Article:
For starters, saying that they are an ‘ancient race’ doesn’t really go into it. The elves actually originated in Middle Earth, being awoken before even the Sun and Moon were created. They wandered about, inventing music and poetry, forming languages and meeting up with each other.
Then, they were summoned to Valinor by the Valar (Godlike beings), which became their home. Valinor was otherwise known as the ‘Undying Lands’, because only immortals were generally permitted to live there (with the exception of the Ringbearers). Still, some elves chose to remain in Middle Earth. Different groups of elves were formed, called the Eldar and the Avari.
The history of the elves proved to be a tumultuous one. One of the Valar, called Melkor, had turned kind of evil and started to poison the elves against the rest of the Valar. Finally, he murdered one of the greater elves and stole some magical jewels known as silmarils. This resulted in millennia of bloody war for the elves.
By the end of the Third Age, which is when the Lord of the Rings story was set, the elves who had moved back to Middle Earth to fight Melkor (or Morgoth) were in decline. The Age of Men was beginning, and the time for Elves in Middle Earth was over. They mostly chose to return to Valinor, lest they fade away completely.
Quite a lot of fantasy stories do keep this tragic, fading aspect of the elves. Others focus on the cooler aspects of them, their magic and incredible abilities, characterising elves as being superior and scholarly, rather than just tired. Still others focus on the woodsy aspect of the elves, while some prefer to go back to the fae-like roots of the elves, making them less human and more mysterious.
To say that Tolkien had an effect on fantasy would be understating it. He has been attributed with codifying epic fantasy, resulting in hundreds of imitators. While Middle Earth was a wonderful creation, some people say that the overreliance of Tolkien’s guidance actually stifled fantasy for years. In recent years, more and more of fantasy has moved away from this style of epic fantasy, as it’s kind of gone out of fashion.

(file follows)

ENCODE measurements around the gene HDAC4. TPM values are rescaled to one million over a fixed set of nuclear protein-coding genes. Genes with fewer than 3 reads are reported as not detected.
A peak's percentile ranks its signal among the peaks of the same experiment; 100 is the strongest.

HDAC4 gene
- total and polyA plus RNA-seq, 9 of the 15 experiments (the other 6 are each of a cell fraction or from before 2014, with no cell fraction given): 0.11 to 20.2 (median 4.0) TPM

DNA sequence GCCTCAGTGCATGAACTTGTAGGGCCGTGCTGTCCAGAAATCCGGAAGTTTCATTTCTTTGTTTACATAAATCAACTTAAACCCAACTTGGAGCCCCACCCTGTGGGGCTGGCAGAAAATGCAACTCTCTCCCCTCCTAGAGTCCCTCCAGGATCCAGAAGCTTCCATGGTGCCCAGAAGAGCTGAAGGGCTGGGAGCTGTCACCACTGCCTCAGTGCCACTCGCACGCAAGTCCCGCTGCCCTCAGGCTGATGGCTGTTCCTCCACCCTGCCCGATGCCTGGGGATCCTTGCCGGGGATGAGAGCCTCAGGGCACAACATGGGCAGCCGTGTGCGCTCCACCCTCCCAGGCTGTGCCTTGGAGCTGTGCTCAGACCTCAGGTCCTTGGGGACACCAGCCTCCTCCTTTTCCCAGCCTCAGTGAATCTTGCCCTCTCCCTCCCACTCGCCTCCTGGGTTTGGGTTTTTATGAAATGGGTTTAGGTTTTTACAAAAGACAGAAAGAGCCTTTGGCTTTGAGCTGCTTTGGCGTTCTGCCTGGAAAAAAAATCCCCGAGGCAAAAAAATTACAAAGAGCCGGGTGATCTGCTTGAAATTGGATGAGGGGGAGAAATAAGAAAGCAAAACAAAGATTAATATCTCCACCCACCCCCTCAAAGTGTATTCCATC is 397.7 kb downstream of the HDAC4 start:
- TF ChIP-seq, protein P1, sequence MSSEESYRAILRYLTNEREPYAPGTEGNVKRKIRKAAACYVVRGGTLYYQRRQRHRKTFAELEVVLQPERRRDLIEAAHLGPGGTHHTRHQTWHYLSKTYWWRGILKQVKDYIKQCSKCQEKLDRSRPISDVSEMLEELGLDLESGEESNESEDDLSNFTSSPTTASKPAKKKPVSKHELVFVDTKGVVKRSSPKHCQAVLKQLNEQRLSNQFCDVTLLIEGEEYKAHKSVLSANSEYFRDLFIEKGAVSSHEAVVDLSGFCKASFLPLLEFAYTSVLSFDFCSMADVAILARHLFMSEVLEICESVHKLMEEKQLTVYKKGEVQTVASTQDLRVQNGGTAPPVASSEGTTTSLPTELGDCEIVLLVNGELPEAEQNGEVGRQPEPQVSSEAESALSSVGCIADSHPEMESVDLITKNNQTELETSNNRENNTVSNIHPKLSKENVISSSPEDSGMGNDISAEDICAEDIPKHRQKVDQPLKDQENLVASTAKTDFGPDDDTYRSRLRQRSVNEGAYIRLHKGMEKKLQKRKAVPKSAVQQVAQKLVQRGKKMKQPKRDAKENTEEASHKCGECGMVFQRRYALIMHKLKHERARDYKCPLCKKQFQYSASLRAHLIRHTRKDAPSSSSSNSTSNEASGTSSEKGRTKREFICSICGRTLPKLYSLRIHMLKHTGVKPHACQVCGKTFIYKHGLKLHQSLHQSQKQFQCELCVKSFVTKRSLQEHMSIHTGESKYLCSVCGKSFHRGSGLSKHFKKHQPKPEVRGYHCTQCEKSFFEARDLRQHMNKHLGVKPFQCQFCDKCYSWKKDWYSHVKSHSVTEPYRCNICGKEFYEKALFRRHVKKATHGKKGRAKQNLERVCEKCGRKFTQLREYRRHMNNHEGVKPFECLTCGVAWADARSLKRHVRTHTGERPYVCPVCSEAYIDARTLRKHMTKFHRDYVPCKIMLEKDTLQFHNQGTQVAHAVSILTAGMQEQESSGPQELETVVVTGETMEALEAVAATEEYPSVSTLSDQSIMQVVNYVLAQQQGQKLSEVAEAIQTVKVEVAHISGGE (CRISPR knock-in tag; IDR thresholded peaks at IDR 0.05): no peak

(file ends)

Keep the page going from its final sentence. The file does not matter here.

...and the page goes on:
Although Middle Earth had a few varieties of Elves, these weren’t fundamentally different species in the same way that future fantasy works would introduce. The Elder Scrolls games have three different types of elves, the high elves (gold-skinned arrogant magic users), the dark elves (grey-skinned elves with a history of slavery and a propensity for fire magic), and the wood elves (short elves who occasionally eat people). But don’t worry. They all have pointy ears.
The elves from Terry Pratchett’s Discworld series are more like the Fae-folk than your typical Tolkienesque elf, bewitching humans with their glamour and are more terrifying and amoral than anything else. They also are very alien, with copper-based blood and a fairy-like vulnerability to iron.
Amusingly, the Vulcans from Star Trek bear quite a few similarities to Fantasy elves. Think about it, they are long lived and wise, as well as being physically superior to humans. They have strange psychic powers and are often characterised as looking down on humans while supporting them. They even have the violent past of Tolkien elves and the copper blood of Discworld elves. If all that doesn’t prove it, Vulcans have pointy ears.
The technical specifications for the elven cloak for sale here at Medieval Ware are as follows:
- Materials: Cotton twill fabric outer with light cotton lining
- Colours: Black with dark blue lining, or brown with light brown lining. Both versions have gold patterns.
The elven cloak comes in sizes ranging from Small to X-Large. The measurements for these sizes are:
- Small: 43 inches long from shoulder to bottom hem, 19 inches neck circumference
- Medium: 46 inches long from shoulder to bottom hem, 20 inches neck circumference
- Large/X-Large: 48 inches long from shoulder to bottom hem, 21 inches neck circumference